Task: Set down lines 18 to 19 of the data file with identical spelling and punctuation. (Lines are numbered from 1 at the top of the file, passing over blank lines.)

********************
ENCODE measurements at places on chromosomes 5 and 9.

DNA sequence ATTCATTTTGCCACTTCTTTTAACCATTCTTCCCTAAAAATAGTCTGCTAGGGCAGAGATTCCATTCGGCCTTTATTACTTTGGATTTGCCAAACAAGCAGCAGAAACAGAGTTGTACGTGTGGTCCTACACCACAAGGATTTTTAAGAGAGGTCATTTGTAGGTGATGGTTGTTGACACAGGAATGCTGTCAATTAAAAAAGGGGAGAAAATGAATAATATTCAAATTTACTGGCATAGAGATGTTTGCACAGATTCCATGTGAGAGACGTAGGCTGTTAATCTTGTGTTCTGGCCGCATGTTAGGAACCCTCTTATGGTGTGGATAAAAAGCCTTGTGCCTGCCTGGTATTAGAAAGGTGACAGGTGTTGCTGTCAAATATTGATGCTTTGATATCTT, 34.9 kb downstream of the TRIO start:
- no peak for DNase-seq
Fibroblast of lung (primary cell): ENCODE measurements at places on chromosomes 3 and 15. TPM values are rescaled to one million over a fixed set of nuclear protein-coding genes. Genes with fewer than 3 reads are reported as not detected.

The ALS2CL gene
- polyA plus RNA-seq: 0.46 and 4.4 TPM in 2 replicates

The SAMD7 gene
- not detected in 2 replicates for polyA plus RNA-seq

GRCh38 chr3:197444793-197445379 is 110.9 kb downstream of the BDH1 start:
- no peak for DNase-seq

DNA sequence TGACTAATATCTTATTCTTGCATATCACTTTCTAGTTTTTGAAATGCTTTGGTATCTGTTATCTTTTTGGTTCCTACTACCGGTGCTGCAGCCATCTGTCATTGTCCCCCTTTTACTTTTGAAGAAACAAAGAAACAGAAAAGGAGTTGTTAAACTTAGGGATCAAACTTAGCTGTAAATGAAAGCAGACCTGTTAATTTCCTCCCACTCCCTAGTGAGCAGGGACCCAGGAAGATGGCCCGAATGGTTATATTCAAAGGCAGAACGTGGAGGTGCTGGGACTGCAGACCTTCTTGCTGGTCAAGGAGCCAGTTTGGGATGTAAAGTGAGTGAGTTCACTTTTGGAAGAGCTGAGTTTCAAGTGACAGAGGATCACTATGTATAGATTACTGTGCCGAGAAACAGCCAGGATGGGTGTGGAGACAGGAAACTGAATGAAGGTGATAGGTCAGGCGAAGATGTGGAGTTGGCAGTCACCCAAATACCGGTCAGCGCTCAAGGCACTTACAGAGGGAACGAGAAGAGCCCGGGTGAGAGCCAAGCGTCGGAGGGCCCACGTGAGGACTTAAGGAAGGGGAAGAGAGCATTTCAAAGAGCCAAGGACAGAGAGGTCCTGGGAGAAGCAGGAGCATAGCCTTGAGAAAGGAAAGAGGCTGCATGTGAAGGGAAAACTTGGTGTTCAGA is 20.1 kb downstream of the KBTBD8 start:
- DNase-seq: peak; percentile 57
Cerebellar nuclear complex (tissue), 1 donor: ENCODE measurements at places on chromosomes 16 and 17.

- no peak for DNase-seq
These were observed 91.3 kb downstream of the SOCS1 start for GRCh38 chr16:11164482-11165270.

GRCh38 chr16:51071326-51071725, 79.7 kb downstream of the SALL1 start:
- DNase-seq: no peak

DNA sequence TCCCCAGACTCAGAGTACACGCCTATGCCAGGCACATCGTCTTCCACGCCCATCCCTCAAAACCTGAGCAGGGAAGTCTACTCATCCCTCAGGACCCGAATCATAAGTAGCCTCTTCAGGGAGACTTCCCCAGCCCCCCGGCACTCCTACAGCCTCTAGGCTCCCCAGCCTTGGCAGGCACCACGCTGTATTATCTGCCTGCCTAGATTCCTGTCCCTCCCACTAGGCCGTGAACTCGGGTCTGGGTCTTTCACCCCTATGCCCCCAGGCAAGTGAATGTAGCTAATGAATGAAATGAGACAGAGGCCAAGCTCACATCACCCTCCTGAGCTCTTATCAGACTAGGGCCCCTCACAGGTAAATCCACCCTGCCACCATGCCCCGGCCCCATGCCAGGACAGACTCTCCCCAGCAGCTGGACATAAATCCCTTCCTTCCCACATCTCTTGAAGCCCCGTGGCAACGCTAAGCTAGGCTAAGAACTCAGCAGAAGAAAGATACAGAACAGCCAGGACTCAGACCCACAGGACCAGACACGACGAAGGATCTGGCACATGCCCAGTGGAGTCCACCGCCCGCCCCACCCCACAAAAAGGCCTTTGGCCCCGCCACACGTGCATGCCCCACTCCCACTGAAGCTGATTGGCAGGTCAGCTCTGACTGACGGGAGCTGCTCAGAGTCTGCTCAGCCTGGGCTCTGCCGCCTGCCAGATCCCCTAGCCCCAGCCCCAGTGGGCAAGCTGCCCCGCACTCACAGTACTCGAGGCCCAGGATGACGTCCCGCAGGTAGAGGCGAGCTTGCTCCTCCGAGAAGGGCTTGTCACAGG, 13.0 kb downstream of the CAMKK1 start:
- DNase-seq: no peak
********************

DNA sequence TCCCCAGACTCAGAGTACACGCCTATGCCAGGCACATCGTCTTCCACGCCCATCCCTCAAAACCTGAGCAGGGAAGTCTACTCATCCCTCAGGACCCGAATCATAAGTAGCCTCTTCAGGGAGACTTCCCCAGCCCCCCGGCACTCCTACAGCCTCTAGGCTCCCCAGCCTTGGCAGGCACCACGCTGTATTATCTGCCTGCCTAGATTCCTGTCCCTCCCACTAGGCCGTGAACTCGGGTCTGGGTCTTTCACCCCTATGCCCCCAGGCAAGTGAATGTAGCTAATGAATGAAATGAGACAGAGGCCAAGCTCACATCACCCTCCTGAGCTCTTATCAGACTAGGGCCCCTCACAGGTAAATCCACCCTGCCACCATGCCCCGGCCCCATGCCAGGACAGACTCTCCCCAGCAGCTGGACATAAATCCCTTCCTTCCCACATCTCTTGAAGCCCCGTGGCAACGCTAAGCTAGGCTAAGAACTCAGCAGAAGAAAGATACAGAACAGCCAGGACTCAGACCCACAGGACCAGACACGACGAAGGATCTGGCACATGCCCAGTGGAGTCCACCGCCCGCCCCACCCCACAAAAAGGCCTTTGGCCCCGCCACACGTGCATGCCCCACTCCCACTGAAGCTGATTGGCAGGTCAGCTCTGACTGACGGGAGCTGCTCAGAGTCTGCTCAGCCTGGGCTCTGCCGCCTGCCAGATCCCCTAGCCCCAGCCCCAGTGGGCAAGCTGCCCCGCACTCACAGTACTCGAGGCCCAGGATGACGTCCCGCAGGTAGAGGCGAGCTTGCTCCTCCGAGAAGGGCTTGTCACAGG, 13.0 kb downstream of the CAMKK1 start:
- DNase-seq: no peak